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The NCAA Falling In Love with Football Stadiums?

Brian: It's official. The NCAA is falling in love with hosting tournament games in football stadiums.

I don't think it started with this game but I certainly took notice of this fact back at the beginning of the college hoops season when North Carolina spanked Michigan State at Ford Field. Did you happen to notice all those empty seats at these NCAA tournament sites? Did you even realize that they were held at football stadiums?
  • First and Second Rounds - held at the Hubert H. Humphrey Metrodome, home of the Minnesota Vikings and the Minnesota Twins
  • Midwest Regional final - held at Lucas Oil Stadium, the new home of the Indianapolis Colts
  • West Regional final - held at The University of Phoenix Stadium, the new home of the Arizona Cardinals
  • Final Four - held at Ford Field, home of the Detroit Lions
But why stop there? Check out the sites for the Final Four through 2016:
  • 2010 - Lucas Oil Field
  • 2011 - Reliant Stadium (home of the Texans)
  • 2012 - Louisiana Superdome
  • 2013 - Georgia Dome
  • 2014 - New Cowboys Stadium
  • 2015 - Lucas Oil Field
  • 2016 - Reliant Stadium
Seems sort of crazy to have these games in these venues when a) you can't possibly sell out the place b) I can't imagine you can create a great game atmosphere and c) in some of the cheap seats it must be really, really tough to follow the action. The East Regional final between Pittsburgh and Villanova was a college basketball game for the ages, yet I'm told local Bostonians could have gotten to the final by purchasing relatively cheap tickets the day of the game. And the TD Banknorth Garden can't hold more than 19,000 people for hoops.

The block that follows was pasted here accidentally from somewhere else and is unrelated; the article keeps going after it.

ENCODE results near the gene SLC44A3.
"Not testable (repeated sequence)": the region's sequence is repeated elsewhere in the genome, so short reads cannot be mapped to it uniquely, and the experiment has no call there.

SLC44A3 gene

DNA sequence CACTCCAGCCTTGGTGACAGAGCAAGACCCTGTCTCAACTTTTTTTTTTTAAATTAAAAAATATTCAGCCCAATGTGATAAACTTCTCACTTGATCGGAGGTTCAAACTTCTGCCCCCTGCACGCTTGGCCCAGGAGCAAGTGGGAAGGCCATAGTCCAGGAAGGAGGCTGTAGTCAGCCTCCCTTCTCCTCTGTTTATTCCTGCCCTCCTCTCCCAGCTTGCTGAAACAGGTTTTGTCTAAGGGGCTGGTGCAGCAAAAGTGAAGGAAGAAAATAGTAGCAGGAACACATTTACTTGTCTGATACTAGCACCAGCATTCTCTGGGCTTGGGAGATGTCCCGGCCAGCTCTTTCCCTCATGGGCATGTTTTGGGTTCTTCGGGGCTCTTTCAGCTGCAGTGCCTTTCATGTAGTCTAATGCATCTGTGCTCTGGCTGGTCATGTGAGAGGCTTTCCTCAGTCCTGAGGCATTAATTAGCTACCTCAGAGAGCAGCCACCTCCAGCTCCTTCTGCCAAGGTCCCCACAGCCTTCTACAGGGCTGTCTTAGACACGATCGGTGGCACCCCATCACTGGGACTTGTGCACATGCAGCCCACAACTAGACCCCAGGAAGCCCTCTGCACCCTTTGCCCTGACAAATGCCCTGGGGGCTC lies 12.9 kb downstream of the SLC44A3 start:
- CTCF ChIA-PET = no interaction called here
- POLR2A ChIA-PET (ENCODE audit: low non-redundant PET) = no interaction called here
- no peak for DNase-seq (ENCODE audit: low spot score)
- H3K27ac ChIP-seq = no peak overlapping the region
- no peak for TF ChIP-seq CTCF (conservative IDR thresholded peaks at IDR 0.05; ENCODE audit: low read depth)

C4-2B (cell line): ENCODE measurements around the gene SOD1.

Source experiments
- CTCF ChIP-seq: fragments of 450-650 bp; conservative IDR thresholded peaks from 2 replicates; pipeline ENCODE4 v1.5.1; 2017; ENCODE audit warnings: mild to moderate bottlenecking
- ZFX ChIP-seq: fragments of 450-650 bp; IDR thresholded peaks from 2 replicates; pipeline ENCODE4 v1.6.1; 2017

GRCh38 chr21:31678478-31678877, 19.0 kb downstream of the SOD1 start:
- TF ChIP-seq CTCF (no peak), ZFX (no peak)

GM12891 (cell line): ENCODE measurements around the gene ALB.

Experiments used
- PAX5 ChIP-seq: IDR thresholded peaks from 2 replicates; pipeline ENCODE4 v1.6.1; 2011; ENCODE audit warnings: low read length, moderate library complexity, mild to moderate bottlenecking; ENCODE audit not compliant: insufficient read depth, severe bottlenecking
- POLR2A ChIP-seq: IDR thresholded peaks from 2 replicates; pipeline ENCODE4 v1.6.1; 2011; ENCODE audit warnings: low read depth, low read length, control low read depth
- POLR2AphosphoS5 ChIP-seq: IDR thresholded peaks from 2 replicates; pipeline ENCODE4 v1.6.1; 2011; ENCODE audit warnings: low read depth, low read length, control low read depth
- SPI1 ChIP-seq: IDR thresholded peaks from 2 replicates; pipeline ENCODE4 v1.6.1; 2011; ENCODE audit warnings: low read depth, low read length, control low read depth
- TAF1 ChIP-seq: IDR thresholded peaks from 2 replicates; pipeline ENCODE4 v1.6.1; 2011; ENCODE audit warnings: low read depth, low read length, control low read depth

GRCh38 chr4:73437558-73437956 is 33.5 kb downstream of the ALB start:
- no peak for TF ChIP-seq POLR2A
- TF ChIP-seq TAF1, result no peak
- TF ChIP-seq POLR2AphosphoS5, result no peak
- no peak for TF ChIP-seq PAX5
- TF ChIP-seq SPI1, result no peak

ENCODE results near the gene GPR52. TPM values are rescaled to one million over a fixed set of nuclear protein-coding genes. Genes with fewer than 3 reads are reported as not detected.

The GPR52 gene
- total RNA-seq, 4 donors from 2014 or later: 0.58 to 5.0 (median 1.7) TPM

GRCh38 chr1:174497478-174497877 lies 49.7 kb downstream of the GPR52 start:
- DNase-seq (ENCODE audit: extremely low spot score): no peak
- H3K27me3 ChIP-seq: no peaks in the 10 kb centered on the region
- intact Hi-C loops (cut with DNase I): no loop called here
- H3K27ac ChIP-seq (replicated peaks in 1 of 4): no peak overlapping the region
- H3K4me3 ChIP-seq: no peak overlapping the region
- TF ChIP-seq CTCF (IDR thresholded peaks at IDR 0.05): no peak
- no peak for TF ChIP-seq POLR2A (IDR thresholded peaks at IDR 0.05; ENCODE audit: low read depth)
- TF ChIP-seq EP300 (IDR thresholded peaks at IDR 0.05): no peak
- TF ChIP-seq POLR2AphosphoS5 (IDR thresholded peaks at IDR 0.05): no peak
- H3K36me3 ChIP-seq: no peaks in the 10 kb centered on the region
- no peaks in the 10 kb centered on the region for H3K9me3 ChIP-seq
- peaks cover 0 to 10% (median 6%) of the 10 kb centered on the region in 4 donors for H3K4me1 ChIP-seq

Jeff, do you like this new trend, or would you rather have college hoops biggest stage played in ... well, basketball arenas?

Jeff: I love the trend. Absolutely love it. The game between Michigan State and North Carolina earlier this year was probably a disapointment attendance wise but for the Final Four 72,000 are expected. I think that is awesome. Also, recall when Michigan State played Kentucky at Ford Field I believe in 2006 and they set the record which still stands for basketball game attendance.

You seem to be critical of this trend having never been to a game in a dome. I attended the ACC tournament this year at the Georgia Dome and it blew away my experience at the Bobcats arena in Charlotte last year.

Brian: OK, granted I have never attended a basketball game at a football stadium, but Ford Field for basketball is totally different from the Georgia Dome for hoops. The Georgia Dome typically seats only 26,000 for basketball which is a little more than your average NBA arena, and only 5,000 more than the Dean Dome's capacity. Ford Field sits 78,000 for basketball, an additional 13k on top of the stadium's capacity for football. The two are in a whole different ballpark.

Jeff: Well, one regional final site every year is the following year's Final Four site so that the host site can iron out any problems before they become the stage for one of the biggest events in sports.

Brian: Not only has college basketball caught the football stadium bug, but college hockey is starting to follow suit. The 2010 Frozen Four will be held at Ford Field in Detroit. Capacity 70,000. To make matters worse, they will be placing the rink in the middle of the stadium. I will be shocked if they can get more than 50,000 fans to a Frozen Four, even if Michigan or Michigan State is in the final four. What they should have done is placed the rink at one end of the stadium and curtained off half the field. Guaranteed this will be a decision the NCAA either regrets or looks back on after they start selling tickets for the event. Jeff, do you like this trend catching on for college hockey's biggest stage?

Jeff: Hockey I am not so sure about. A Final Four for basketball is going to sell out the Rose Bowl if they could have it there. College hockey, not so much.

Brian: Sell out the Rose Bowl? Seems a bit of a stretch but I'll take your word for it.